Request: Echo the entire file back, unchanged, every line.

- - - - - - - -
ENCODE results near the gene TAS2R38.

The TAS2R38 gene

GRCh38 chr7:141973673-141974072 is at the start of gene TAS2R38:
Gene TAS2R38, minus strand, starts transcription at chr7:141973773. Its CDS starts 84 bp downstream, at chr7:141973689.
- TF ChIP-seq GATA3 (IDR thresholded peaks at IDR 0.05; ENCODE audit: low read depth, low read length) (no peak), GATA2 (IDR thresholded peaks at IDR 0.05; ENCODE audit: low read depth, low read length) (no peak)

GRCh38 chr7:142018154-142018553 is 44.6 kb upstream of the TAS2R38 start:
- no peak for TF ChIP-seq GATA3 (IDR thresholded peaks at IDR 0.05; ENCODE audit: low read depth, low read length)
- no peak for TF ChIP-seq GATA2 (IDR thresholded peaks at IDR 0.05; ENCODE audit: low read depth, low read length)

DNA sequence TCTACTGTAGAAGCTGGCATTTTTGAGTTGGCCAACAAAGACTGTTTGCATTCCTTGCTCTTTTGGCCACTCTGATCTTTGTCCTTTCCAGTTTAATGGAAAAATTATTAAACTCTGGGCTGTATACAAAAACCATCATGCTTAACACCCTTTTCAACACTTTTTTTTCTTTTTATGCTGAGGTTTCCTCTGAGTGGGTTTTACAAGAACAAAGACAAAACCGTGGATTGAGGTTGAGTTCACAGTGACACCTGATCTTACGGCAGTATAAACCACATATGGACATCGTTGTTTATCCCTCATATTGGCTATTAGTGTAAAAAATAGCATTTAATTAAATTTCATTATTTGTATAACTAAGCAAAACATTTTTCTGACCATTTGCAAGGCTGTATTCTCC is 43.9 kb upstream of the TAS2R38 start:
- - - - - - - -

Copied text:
ENCODE results near the gene TAS2R38.

The TAS2R38 gene

GRCh38 chr7:141973673-141974072 is at the start of gene TAS2R38:
Gene TAS2R38, minus strand, starts transcription at chr7:141973773. Its CDS starts 84 bp downstream, at chr7:141973689.
- TF ChIP-seq GATA3 (IDR thresholded peaks at IDR 0.05; ENCODE audit: low read depth, low read length) (no peak), GATA2 (IDR thresholded peaks at IDR 0.05; ENCODE audit: low read depth, low read length) (no peak)

GRCh38 chr7:142018154-142018553 is 44.6 kb upstream of the TAS2R38 start:
- no peak for TF ChIP-seq GATA3 (IDR thresholded peaks at IDR 0.05; ENCODE audit: low read depth, low read length)
- no peak for TF ChIP-seq GATA2 (IDR thresholded peaks at IDR 0.05; ENCODE audit: low read depth, low read length)

DNA sequence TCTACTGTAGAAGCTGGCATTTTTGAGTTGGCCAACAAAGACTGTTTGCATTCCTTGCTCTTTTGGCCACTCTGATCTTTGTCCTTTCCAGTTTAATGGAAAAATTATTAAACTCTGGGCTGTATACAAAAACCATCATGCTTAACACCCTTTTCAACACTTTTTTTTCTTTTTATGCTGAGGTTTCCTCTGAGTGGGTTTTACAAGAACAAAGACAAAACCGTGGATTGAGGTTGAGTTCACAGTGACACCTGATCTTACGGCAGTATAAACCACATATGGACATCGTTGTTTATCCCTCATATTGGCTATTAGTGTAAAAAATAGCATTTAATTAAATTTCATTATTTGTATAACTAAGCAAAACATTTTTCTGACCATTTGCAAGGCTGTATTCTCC is 43.9 kb upstream of the TAS2R38 start: